Capital Bookfest Harrisburg at the circular State Museum of Pennsylvania next to the domed Pennsylvania State Capital building, was first. The day was sunny and cool, the park along the wide Susquehanna River was full of walkers, joggers and bikers, and dozens of white arches were marching across the river supporting bridges like Roman aqueducts.
At the festival we were privileged to meet many fascinating authors as well as Harrisburg Mayor Linda D. Thompson and other dignitaries, Capital Bookfest Producer and nationally known poet, playwright, and publisher Kwame Alexander, and many wonderful people from Harrisburg and the surrounding area.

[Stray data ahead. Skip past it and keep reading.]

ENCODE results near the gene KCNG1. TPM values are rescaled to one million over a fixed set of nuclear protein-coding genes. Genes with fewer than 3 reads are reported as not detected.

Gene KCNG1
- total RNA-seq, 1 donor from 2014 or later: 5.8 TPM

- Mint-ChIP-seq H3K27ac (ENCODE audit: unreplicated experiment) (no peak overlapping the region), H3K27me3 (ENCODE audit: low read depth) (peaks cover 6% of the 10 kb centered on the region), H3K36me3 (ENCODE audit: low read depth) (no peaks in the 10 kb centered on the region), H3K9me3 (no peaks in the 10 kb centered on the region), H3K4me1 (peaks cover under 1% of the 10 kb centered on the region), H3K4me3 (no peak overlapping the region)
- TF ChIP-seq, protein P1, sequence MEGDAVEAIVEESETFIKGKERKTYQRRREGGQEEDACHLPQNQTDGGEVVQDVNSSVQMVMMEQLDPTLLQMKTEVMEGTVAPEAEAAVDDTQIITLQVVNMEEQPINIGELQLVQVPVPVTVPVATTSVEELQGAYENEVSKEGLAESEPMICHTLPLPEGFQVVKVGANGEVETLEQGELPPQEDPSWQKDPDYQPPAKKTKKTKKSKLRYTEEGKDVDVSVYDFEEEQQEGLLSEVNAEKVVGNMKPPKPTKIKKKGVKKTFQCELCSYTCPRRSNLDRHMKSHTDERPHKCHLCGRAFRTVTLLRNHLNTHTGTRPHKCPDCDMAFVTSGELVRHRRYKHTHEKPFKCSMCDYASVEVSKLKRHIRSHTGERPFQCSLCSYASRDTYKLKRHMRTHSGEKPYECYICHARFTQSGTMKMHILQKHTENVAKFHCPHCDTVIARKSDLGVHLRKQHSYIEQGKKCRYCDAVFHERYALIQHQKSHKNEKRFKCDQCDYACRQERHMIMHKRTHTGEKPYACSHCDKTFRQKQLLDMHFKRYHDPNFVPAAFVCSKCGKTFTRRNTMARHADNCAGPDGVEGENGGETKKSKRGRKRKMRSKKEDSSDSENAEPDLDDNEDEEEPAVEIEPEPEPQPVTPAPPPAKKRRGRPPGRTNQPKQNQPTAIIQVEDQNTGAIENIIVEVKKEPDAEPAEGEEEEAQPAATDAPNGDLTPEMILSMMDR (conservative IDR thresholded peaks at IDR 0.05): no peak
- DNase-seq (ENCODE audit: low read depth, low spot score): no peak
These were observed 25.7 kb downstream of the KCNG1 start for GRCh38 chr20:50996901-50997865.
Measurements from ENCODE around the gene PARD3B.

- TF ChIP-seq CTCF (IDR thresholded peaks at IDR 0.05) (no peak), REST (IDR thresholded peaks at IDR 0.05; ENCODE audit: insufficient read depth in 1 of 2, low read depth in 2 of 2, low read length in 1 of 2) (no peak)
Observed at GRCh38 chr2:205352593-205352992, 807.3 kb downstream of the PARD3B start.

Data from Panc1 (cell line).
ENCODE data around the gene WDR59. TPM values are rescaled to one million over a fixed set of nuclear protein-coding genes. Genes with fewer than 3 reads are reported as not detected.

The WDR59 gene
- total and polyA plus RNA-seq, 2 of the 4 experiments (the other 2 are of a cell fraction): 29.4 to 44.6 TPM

We started by getting acquainted with the authors at tables on each side of us: Jewell Powell, a marriage coach from Indianhead, MD, exhibiting Marriage 101 until she had to leave to be part of the “Relationships” panel, and on the other side, Jonathan Z. Queen with his books Are You S.A.N.E. and Don’t Blame Me. What we liked most at his table, however, was his children’s book The COOL Way to Start Your Day, which he wrote in English and Spanish. The illustrations in this picture book were super and we enjoyed several conversations with the illustrator, Courtland Murray of Twizted Graphics. Nearby I met Moses T. Alexander Greene, bestselling author, correspondent, and educator, also from Maryland, with his inspirational book, FOUGHT to be THIS happy. Barbara had a conversation with Michael Sgrignoli about children and dinosaurs. He was selling his book, Dinorific Poetry, illustrated by his son Ethan at age seven. Barbara told Michael that we had recently become acquainted with the Maryland State Dinosaur, Astrodon Johnstoni when reading historical markers after our pontoon boat ride on the Anacostia (See earlier post, “A Heron on the Anacostia”). She also told him about the “Dino” song on the CD “Imagine That” by Rick and Audrey Engdahl. Audrey is the cover illustrator for both Well Considered and Cologne No. 10 for Men, and a songwriter and musician besides. You can see her website and listen to the Dino song and others by clicking through the Illustrator widget in the right column. Barbara talked with Nana Ekua Brew-Hammond who wrote Powder Necklace, a novel about a teenager who was sent to school in her parents’ native Ghana. This reminded us of the book The House at Sugar Beach (see my 8/31 post “Why we read …)” We both talked with Noni Carter, a Harvard student and author of Good Fortune, and Pete Trabucco, America’s Top Roller Coasters and Amusement Parks. Best of all, we spoke with many, many attendees who came by our table all day long and enjoyed showing them (and, in some cases, selling them) our brand-new reprints of Well Considered, which arrived just before we left and which contain some exciting reviews on the back cover and the first three inside pages.